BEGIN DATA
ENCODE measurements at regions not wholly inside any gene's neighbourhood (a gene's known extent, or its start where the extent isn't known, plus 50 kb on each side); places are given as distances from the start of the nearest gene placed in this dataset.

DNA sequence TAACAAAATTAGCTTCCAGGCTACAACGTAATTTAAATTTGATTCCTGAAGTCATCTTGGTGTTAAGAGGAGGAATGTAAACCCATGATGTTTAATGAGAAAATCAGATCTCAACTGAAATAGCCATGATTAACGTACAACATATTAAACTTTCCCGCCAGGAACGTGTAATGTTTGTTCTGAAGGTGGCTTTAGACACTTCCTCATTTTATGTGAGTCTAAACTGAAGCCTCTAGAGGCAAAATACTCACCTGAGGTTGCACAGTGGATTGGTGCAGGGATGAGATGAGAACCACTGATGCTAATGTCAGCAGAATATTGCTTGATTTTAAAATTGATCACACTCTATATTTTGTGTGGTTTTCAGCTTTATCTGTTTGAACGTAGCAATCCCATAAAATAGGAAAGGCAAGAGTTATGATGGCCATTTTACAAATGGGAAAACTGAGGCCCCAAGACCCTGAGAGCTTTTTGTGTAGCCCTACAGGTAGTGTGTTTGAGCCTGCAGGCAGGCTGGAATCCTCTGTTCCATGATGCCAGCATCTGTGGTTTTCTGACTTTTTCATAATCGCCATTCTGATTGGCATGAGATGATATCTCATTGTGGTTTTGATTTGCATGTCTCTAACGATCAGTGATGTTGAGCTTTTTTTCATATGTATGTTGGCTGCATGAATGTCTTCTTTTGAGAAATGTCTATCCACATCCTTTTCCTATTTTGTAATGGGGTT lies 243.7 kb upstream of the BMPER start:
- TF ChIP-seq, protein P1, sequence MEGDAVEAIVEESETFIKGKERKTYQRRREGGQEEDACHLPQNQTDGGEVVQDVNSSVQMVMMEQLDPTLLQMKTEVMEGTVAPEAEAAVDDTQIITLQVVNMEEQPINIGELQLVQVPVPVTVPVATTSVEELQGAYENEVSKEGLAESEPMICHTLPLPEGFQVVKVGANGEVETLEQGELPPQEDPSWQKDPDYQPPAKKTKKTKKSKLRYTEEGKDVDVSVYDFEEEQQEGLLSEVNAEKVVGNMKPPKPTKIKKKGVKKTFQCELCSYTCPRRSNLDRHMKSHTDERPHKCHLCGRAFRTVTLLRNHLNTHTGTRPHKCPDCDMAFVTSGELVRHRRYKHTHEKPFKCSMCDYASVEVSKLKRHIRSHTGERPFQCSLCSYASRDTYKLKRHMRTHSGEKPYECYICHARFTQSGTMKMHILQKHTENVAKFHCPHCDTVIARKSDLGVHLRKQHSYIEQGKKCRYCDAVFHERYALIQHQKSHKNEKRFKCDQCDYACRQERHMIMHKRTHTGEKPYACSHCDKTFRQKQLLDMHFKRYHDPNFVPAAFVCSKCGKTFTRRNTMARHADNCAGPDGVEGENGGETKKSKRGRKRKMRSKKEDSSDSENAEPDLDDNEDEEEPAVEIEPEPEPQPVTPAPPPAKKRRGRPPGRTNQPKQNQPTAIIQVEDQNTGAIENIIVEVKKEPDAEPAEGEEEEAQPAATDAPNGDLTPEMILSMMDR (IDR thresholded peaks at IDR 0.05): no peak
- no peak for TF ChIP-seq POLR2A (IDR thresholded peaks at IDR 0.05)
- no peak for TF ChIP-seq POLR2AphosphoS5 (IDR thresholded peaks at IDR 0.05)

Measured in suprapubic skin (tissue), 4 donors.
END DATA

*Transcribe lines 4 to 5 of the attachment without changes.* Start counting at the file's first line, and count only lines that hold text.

- no peak for TF ChIP-seq POLR2A (IDR thresholded peaks at IDR 0.05)
- no peak for TF ChIP-seq POLR2AphosphoS5 (IDR thresholded peaks at IDR 0.05)